3. A third type of wolf eliminator makes use of an independent resonant element within the device to counteract the wolf note. One make, which is available in three tuning ranges is affixed to the instrument top. This “resonator” type of wolf eliminator is broadly tuned and even though its tuning is not specific to the exact frequency of the wolf note, this device appears to work more effectively than the type 2 devices described above. Since this device is attached to the top and not the string, it is not affected by changes to the string or bridge, nor does it interfere with the use of a mute. On the other hand, the non-specific tuning is relatively insensitive to the vibrations of the instrument and requires attachment to the most sensitive areas of the top, affecting the overall tone of the instrument. And as with the wolf eliminators above, this single resonator type of wolf eliminator works by pushing the wolf away from the intended note. As with the wolf eliminators above, this type of wolf eliminator can help with mild wolf problems but is ineffective when a severe wolf affects two adjacent notes.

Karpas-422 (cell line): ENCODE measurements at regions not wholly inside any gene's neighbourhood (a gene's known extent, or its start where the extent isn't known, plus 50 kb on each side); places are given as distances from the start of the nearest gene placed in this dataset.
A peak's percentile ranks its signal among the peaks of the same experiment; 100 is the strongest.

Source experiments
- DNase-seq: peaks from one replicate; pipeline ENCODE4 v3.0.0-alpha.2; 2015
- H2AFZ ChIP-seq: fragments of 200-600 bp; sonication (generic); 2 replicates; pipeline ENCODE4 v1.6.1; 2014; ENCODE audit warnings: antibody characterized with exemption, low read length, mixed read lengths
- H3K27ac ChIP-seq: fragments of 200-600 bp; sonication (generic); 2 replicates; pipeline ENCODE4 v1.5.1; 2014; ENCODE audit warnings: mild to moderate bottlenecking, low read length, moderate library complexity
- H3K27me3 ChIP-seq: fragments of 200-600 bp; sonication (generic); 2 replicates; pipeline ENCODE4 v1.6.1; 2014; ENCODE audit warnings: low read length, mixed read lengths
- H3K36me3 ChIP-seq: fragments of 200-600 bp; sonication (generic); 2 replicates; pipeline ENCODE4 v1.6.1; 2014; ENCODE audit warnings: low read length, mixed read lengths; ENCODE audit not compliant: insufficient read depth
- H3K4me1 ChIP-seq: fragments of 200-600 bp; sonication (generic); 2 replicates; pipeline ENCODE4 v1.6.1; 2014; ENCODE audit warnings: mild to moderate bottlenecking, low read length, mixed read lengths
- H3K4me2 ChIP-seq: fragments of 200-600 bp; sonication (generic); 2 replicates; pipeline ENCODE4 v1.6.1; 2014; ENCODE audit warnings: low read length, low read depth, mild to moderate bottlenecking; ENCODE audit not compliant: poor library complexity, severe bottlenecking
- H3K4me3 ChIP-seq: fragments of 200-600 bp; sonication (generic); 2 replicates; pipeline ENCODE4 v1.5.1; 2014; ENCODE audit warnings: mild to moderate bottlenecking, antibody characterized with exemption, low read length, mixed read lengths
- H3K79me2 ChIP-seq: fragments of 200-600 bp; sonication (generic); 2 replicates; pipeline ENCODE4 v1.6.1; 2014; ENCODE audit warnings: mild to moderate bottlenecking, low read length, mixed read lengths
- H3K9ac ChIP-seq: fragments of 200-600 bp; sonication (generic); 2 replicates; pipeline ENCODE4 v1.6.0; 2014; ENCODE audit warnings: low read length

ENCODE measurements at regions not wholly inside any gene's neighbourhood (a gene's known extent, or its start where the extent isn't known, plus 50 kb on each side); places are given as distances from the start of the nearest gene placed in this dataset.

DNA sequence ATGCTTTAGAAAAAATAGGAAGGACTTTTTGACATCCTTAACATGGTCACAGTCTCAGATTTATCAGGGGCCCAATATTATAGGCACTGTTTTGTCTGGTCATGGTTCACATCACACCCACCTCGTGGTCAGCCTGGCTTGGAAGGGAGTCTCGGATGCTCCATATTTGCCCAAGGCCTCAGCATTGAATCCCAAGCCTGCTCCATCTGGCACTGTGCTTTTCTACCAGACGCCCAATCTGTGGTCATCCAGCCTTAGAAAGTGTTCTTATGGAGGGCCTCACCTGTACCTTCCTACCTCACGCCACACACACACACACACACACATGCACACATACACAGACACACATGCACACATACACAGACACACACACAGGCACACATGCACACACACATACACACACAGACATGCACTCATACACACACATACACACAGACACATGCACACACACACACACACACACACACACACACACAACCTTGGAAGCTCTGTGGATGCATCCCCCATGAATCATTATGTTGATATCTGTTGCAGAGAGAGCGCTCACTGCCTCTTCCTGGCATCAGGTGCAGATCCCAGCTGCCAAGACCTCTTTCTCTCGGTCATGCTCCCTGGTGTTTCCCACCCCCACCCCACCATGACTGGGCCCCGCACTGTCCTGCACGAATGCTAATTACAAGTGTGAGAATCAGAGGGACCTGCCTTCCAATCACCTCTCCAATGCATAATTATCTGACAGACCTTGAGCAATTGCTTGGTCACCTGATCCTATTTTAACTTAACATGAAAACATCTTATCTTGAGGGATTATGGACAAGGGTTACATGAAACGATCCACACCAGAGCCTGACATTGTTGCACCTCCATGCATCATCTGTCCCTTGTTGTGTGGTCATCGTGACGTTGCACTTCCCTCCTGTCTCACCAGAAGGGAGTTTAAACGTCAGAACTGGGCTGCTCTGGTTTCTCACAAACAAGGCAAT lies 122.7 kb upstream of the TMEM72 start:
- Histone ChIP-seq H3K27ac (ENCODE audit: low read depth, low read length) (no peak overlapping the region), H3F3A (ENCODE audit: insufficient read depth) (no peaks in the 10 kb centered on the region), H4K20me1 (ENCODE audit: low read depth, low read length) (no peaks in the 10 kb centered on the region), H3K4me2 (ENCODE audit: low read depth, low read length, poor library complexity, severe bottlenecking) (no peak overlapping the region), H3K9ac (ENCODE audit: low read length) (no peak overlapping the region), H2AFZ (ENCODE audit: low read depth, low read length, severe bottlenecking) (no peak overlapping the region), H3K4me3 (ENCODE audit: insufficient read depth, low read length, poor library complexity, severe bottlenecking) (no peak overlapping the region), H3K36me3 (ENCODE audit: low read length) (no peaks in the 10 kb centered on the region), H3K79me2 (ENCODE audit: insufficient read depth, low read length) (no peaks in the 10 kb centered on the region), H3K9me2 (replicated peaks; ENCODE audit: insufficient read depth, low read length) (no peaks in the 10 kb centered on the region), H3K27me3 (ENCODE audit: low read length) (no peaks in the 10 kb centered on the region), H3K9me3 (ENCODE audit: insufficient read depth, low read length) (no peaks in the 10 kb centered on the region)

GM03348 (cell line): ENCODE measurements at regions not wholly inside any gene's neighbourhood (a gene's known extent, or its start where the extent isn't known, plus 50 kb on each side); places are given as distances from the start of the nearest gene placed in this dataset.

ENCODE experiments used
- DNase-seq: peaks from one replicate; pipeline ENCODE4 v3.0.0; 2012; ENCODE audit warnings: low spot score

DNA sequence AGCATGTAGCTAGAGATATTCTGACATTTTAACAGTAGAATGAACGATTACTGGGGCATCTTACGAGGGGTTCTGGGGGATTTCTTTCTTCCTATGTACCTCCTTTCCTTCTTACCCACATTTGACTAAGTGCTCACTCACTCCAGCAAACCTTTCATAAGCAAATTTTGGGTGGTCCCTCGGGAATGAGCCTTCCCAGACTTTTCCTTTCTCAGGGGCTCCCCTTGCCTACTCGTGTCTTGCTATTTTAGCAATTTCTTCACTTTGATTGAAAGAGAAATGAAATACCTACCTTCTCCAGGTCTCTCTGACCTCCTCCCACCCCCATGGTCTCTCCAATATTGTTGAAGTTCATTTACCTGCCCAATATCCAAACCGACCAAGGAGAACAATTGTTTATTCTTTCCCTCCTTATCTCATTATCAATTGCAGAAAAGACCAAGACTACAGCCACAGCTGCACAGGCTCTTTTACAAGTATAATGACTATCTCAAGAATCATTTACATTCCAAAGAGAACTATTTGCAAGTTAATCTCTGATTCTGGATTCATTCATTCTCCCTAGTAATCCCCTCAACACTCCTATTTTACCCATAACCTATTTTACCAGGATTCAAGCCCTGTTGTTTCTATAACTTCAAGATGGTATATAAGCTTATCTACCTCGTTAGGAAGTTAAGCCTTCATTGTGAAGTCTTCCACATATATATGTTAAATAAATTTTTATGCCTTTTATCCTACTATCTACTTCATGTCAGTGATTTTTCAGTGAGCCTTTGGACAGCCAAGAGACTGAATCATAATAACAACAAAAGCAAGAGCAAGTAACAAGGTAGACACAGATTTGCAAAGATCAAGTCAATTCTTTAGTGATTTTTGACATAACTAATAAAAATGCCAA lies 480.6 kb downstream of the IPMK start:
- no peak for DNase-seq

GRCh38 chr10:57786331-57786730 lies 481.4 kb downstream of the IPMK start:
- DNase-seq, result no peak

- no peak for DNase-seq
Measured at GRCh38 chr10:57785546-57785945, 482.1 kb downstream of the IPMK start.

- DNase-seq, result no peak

Setup And Adjustment
4. The overall setup and adjustment of the cello will affect wolf notes on the cello. That is, since adjustment of the bridge, choice of strings, and adjustment of the soundpost and tailpiece, all interact with the many resonances of the instrument (including the Main Body Resonance) the setup of the instrument will affect the severity of the wolf. In some instruments, using a lighter string can help minimize the wolf, at the potential expense of volume and/or tone. There is a difference of opinion as to whether or not adjustments in the instrument setup to specifically minimize the wolf is advisable. Adjustments which can minimize a wolf note can run counter to adjustments which enhance the best tone. While you would probably want to consult with your violin repair shop before having anything done, it would seem that setting up your instrument for the best tone quality should receive the highest priority. Further adjustments to reduce the wolf note should not be done at the expense of tone.
As you can see, each of the common methods used to control the wolf note has advantages and disadvantages. Each can work when the wolf note is not severe, but all lack consistent and predictable results. All fall short whenever the instrument has a really strong wolf.